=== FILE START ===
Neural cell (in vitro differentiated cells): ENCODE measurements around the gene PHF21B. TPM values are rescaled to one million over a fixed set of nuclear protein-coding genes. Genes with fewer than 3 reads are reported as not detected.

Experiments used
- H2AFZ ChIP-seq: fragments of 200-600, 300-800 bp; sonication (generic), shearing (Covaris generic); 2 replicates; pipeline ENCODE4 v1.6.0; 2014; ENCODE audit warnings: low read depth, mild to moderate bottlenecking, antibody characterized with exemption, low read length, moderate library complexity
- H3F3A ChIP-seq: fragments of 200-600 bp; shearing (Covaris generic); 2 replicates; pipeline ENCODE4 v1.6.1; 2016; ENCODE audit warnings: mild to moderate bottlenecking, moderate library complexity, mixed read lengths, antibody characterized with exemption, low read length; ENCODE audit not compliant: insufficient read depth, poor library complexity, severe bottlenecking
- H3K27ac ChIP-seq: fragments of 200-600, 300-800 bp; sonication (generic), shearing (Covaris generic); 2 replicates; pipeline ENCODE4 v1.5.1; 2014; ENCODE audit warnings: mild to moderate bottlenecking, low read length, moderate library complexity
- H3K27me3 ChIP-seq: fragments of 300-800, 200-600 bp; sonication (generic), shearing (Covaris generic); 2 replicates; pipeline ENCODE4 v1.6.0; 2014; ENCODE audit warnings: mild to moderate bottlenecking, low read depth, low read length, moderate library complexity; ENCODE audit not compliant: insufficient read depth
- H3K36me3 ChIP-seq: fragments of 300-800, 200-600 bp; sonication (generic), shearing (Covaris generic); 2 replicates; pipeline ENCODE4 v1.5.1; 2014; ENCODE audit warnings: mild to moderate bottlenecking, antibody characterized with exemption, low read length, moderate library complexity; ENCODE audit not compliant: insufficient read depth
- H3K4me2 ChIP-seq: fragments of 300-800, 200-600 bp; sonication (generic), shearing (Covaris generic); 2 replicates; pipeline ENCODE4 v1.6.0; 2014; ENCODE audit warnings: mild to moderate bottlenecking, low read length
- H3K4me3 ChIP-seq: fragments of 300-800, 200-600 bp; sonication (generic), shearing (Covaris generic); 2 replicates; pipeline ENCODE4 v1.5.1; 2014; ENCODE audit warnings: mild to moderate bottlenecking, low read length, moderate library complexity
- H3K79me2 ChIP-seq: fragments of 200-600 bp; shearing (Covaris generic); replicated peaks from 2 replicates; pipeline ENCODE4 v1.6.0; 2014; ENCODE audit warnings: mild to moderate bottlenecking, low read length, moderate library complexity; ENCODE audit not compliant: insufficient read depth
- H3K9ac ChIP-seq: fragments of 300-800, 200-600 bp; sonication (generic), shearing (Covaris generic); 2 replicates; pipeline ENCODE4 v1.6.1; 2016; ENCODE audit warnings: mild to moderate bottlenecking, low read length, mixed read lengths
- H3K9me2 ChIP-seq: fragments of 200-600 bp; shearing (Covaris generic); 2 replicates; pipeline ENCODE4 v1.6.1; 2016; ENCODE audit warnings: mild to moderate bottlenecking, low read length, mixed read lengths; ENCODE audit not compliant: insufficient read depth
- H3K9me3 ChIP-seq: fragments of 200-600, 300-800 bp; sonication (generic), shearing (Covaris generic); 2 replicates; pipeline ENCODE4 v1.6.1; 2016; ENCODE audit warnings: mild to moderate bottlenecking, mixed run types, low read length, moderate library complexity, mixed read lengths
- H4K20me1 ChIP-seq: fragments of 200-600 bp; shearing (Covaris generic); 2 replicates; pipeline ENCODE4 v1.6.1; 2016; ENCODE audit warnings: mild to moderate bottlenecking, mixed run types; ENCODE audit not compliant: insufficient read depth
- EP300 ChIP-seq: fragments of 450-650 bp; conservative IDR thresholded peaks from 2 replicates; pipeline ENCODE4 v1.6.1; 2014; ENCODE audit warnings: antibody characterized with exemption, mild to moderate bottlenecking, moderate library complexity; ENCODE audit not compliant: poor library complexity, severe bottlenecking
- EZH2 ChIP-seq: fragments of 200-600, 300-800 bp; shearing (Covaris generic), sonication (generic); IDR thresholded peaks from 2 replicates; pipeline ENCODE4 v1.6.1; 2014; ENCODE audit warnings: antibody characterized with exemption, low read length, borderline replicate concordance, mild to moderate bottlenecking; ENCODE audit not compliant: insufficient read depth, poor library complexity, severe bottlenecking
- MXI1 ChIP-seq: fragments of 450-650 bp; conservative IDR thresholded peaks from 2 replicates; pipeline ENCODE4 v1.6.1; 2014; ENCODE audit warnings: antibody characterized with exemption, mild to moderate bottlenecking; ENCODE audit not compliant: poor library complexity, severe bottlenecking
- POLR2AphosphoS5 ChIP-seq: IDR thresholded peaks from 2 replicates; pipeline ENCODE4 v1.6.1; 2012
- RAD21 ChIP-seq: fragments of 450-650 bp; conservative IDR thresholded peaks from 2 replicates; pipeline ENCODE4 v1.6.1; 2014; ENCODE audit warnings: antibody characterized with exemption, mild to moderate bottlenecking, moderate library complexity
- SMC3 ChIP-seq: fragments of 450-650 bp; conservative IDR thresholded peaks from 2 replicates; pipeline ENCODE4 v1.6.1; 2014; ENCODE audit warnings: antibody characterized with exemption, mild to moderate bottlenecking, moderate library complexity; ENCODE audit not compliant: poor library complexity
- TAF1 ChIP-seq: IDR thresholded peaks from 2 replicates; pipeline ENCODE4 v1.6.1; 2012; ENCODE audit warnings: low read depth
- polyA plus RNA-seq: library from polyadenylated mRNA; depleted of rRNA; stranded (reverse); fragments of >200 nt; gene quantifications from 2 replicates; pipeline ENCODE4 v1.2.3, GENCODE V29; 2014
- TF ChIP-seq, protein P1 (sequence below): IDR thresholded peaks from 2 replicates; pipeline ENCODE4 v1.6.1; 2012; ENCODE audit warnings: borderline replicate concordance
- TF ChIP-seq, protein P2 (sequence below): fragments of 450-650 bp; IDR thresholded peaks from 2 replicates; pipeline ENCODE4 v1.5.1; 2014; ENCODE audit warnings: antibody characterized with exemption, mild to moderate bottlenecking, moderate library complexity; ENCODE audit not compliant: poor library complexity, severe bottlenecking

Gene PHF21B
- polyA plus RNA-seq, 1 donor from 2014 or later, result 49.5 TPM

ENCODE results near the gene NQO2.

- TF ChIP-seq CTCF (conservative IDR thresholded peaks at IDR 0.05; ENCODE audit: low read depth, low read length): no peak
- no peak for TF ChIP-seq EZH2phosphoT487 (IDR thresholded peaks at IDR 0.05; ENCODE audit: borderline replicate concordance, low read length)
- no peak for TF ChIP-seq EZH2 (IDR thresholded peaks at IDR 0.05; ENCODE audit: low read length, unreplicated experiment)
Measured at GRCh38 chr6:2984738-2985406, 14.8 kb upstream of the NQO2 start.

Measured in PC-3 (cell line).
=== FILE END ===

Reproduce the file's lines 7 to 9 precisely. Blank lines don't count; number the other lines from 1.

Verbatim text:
- H3K36me3 ChIP-seq: fragments of 300-800, 200-600 bp; sonication (generic), shearing (Covaris generic); 2 replicates; pipeline ENCODE4 v1.5.1; 2014; ENCODE audit warnings: mild to moderate bottlenecking, antibody characterized with exemption, low read length, moderate library complexity; ENCODE audit not compliant: insufficient read depth
- H3K4me2 ChIP-seq: fragments of 300-800, 200-600 bp; sonication (generic), shearing (Covaris generic); 2 replicates; pipeline ENCODE4 v1.6.0; 2014; ENCODE audit warnings: mild to moderate bottlenecking, low read length
- H3K4me3 ChIP-seq: fragments of 300-800, 200-600 bp; sonication (generic), shearing (Covaris generic); 2 replicates; pipeline ENCODE4 v1.5.1; 2014; ENCODE audit warnings: mild to moderate bottlenecking, low read length, moderate library complexity